And what about fixed income?

We are facing what we call the invisible tax on conservative savings, which assumes that central banks impose interest rates clearly below inflation. This invisible tax forces them to move to issuers of lower credit quality, to longer terms or to other assets, such as real estate or stocks. So, our expectation for 2021 is that public debt will lose some money, less than 1%. In corporate bonds, the best quality ones will be in yields close to 0% in Europe, 1% in the US, and only in the poorest quality segments do we expect higher returns, of just over 2% in junk bonds. The most attractive are the emerging ones. In sovereign debt of emerging countries we expect 4%.

What macroeconomic scenario are you considering for 2021?

Clearly, a very strong re-acceleration from spring, fundamentally because we expect from that moment on a gradual normalization of mobility and a return of confidence, and it is precisely when the fiscal stimuli will be most noticeable. But the most important thing is that all our analyzes conclude that this recovery will continue in 2022, which will be the year of complete normalization, with most of the economies exceeding the level of activity prior to the crisis. We forecast growth of 7% for the Spanish economy in 2021 and 6% still in 2022, and for the euro zone as a whole, 6.2% in 2021 and still 5% in 2022.

By region, where will this recovery come first?

The important thing is that it has already reached China and its neighbors, who are at similar levels of activities or somewhat above those they had at the end of 2019. The next to reach it will be the United States, Canada and northern European countries. , which between the third and fourth quarters of 2021 will have returned to the starting point. Logically, it will be slower in southern Europe, due to our greater dependence on tourism and services, and in Latin America, where the recovery will not be complete until 2022.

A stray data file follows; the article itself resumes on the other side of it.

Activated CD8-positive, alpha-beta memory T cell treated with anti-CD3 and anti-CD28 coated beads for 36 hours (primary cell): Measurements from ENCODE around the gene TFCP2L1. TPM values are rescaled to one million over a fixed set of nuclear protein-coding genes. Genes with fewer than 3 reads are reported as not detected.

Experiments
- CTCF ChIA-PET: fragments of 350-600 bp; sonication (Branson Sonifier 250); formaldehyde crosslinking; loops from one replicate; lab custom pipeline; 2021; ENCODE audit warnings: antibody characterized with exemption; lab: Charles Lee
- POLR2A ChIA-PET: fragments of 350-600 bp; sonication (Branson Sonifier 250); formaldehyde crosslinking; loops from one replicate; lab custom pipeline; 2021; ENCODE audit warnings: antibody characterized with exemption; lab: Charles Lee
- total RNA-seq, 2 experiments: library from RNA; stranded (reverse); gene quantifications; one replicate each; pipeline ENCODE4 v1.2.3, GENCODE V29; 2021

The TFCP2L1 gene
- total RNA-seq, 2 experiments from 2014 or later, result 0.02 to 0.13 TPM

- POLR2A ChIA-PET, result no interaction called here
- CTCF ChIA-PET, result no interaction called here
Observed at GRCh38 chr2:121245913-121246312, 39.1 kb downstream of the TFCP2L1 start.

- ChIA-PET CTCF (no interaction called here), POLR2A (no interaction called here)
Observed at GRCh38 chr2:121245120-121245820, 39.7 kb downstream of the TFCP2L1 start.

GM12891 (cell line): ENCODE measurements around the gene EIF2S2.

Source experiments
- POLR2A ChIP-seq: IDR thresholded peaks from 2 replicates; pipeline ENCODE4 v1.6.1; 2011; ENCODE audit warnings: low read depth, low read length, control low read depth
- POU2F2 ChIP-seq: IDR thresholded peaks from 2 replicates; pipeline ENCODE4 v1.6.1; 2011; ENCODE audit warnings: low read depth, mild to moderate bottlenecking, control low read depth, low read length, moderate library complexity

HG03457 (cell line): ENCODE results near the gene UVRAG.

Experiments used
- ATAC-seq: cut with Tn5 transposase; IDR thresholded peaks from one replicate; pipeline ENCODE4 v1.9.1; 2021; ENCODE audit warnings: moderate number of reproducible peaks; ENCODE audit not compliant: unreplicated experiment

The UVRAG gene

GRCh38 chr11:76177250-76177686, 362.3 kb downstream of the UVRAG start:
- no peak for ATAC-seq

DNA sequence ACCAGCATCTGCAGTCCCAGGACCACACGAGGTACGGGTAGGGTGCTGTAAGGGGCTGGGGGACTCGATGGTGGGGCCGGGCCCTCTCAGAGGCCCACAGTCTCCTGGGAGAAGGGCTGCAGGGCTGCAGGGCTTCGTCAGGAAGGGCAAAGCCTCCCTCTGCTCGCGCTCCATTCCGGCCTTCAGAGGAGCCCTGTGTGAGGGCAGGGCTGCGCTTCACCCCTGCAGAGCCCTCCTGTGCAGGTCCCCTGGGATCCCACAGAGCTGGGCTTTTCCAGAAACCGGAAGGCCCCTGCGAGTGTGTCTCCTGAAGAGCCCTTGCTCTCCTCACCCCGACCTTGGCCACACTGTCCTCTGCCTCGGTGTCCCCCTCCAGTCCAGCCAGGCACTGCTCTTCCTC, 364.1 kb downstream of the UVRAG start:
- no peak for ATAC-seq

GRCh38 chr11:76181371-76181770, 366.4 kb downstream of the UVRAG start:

Without important elections in sight and with the Brexit already agreed, what are the great risks that we can find ourselves?

Whether or not the confidence of companies and consumers is recovered. Our economic scenario, the one managed by international organizations and other analysis houses, contemplates that an important part of the savings of companies and households ends up emerging in 2021 and 2022 as mobility, employment and the economy recover, but things can happen, above all linked to the epidemic and to political tensions, which make that savings remain withheld. Then the recovery would be weaker.